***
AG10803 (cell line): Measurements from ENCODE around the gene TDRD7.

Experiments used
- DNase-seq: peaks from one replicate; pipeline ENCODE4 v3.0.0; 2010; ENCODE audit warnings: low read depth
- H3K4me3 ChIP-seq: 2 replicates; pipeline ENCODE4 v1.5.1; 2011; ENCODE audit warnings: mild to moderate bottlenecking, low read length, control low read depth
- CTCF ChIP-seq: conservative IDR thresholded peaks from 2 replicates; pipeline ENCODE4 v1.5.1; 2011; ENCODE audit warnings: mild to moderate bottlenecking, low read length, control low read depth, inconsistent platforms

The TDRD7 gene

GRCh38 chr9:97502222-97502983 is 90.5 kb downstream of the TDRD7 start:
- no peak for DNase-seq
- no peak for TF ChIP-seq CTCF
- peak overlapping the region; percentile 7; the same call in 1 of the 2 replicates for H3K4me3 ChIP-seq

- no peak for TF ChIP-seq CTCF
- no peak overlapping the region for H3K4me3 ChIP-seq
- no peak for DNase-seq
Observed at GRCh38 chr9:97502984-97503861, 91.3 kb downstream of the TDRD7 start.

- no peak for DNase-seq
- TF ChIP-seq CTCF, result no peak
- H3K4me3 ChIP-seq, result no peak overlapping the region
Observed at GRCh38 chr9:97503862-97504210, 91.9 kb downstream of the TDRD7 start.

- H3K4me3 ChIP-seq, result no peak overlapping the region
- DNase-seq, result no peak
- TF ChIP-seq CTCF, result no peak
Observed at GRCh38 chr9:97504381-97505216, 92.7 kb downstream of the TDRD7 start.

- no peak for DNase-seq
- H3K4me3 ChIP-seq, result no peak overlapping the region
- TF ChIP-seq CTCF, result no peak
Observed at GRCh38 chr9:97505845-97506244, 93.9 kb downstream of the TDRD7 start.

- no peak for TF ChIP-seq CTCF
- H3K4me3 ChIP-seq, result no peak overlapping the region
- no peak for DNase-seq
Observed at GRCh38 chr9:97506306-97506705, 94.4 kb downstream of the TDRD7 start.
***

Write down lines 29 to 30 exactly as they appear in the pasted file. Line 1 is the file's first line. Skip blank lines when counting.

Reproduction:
- no peak for DNase-seq
Observed at GRCh38 chr9:97506306-97506705, 94.4 kb downstream of the TDRD7 start.